This type of training should be planned and executed with professional guidance from an accredited and experienced coach. If you are uncertain whether you can perform Heat Training, consult your doctor first.
The CORE Body Temperature monitor is not a medical device and you are advised to read the disclaimer before using it.
Feedback and Updates
Do you feel something is missing? Can you share additional information or Heat Training approaches that need to be reflected on this page? Simply let us know as this is intended to be a curated page that is updated and optimised.
The easiest approach is with the chat/dialogue function (green button on the bottom right). If you would like us to contact you, please include your details.
Resources and Studies
Heat Training Resources
TrainerRoad: How to Get Faster with Heat Training - Jonathan Lee 2017 July
TrainingPeaks: Effective Strategies to Beat Summer Heat - Embracing heat training can give you some powerful adaptations - William Ritter 2020 August
Kenefick RW, Ely BR, Cheuvront SN, Palombo LJ, Goodman DA, Sawka MN. Prior heat stress: effect on subsequent 15-min time trial performance in the heat. Med Sci Sports Exerc. 2009 Jun;41(6):1311-6. doi: 10.1249/MSS.0b013e3181988c14. PMID: 19461533.
Heat Acclimation Resources
Garrett AT, Creasy R, Rehrer NJ, Patterson MJ, Cotter JD. Effectiveness of short-term heat acclimation for highly trained athletes. Eur J Appl Physiol. 2012 May;112(5):1827-37. doi: 10.1007/s00421-011-2153-3. Epub 2011 Sep 14. PMID: 21915701.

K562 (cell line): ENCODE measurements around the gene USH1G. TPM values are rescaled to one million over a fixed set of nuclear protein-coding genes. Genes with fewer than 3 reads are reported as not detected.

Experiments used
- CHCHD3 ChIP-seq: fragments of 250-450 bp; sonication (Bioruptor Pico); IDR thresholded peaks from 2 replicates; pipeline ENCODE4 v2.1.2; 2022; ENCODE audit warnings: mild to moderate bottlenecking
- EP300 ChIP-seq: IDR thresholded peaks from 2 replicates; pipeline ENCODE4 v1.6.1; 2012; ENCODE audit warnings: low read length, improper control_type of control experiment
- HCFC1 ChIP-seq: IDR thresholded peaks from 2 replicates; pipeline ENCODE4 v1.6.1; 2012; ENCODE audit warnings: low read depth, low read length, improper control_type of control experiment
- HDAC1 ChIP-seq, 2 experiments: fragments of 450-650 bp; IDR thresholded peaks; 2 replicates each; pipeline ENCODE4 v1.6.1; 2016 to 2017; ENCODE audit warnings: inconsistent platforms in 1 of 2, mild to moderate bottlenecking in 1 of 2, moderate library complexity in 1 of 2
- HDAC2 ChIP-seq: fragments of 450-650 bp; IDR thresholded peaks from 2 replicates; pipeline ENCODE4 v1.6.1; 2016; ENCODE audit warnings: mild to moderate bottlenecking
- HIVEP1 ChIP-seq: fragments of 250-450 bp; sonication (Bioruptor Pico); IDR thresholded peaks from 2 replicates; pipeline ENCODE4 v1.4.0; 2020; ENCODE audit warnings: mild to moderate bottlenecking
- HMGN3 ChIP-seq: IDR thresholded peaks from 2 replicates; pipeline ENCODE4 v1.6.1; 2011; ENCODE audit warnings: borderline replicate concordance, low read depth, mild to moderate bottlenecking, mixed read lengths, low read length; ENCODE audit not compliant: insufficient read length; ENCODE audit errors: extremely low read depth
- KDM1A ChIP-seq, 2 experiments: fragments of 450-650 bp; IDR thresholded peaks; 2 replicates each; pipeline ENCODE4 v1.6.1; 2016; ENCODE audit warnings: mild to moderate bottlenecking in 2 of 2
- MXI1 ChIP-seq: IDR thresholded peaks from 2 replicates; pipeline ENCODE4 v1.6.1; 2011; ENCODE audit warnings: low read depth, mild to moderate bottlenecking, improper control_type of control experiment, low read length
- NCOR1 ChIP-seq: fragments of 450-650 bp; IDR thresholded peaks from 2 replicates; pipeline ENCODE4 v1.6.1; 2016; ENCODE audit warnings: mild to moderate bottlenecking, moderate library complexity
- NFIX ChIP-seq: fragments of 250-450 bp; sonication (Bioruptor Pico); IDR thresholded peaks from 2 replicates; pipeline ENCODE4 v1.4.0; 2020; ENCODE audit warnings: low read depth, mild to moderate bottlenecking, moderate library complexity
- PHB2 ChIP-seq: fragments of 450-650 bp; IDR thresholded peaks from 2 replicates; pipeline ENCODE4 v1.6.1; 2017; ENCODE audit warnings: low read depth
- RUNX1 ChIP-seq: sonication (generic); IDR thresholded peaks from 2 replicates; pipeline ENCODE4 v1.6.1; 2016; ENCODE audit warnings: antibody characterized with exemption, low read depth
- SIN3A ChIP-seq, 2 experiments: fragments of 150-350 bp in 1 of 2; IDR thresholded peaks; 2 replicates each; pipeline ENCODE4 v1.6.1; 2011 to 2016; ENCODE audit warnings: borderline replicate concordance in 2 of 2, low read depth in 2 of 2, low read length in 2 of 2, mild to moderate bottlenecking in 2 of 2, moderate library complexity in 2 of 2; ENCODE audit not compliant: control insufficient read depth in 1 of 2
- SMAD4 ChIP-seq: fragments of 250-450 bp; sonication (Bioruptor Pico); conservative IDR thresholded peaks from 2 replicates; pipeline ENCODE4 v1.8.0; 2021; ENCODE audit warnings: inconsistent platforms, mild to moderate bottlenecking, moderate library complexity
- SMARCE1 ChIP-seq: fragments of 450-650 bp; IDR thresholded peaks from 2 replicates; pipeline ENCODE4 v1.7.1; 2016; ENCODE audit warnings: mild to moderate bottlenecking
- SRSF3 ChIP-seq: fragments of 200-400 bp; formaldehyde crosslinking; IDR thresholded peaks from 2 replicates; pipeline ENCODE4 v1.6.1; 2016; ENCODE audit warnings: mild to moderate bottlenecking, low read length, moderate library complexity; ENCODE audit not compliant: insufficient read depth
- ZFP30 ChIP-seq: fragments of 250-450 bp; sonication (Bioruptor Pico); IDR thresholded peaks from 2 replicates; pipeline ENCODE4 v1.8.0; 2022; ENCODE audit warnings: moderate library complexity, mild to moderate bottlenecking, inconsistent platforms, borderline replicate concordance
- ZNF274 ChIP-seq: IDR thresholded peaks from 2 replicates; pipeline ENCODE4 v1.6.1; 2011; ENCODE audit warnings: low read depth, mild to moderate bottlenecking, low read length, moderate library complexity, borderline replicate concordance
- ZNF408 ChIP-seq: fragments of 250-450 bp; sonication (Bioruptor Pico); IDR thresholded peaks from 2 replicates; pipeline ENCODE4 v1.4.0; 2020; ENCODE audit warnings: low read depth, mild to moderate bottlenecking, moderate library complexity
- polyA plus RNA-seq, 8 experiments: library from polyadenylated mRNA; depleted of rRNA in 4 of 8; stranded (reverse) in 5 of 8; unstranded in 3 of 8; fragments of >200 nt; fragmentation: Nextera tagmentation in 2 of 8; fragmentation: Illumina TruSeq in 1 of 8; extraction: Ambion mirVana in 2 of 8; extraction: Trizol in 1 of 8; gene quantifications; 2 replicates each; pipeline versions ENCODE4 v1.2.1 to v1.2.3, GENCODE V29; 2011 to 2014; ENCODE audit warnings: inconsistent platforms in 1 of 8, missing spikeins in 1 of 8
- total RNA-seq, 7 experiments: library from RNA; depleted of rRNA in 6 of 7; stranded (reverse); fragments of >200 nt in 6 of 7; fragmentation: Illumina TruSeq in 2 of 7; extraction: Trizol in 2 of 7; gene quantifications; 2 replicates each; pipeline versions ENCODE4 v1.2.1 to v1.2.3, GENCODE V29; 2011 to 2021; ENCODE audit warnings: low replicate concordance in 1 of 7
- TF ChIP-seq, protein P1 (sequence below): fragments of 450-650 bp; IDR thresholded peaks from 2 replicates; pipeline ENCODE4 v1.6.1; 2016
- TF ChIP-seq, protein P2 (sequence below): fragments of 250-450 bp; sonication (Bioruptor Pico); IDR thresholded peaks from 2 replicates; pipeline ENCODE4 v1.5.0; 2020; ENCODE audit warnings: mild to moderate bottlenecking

Heathcote SL, Hassmén P, Zhou S, Stevens CJ. Passive Heating: Reviewing Practical Heat Acclimation Strategies for Endurance Athletes. Front Physiol. 2018 Dec 20;9:1851. doi: 10.3389/fphys.2018.01851. PMID: 30618849; PMCID: PMC6306444.
Stanley, J., Halliday, A., D’Auria, S. et al. Effect of sauna-based heat acclimation on plasma volume and heart rate variability. Eur J Appl Physiol 115, 785–794 (2015). https://doi.org/10.1007/s00421-014-3060-1
Scoon GS, Hopkins WG, Mayhew S, Cotter JD. Effect of post-exercise sauna bathing on the endurance performance of competitive male runners. J Sci Med Sport. 2007 Aug;10(4):259-62. doi: 10.1016/j.jsams.2006.06.009. Epub 2006 Jul 31. PMID: 16877041.
Sports Science Resources
Luetkemeier MJ, Thomas EL. Hypervolemia and cycling time trial performance. Med Sci Sports Exerc. 1994 Apr;26(4):503-9. PMID: 7515456.
Lorenzo S, Halliwill JR, Sawka MN, Minson CT. Heat acclimation improves exercise performance. J Appl Physiol (1985). 2010 Oct;109(4):1140-7. doi: 10.1152/japplphysiol.00495.2010. Epub 2010 Aug 19. PMID: 20724560; PMCID: PMC2963322.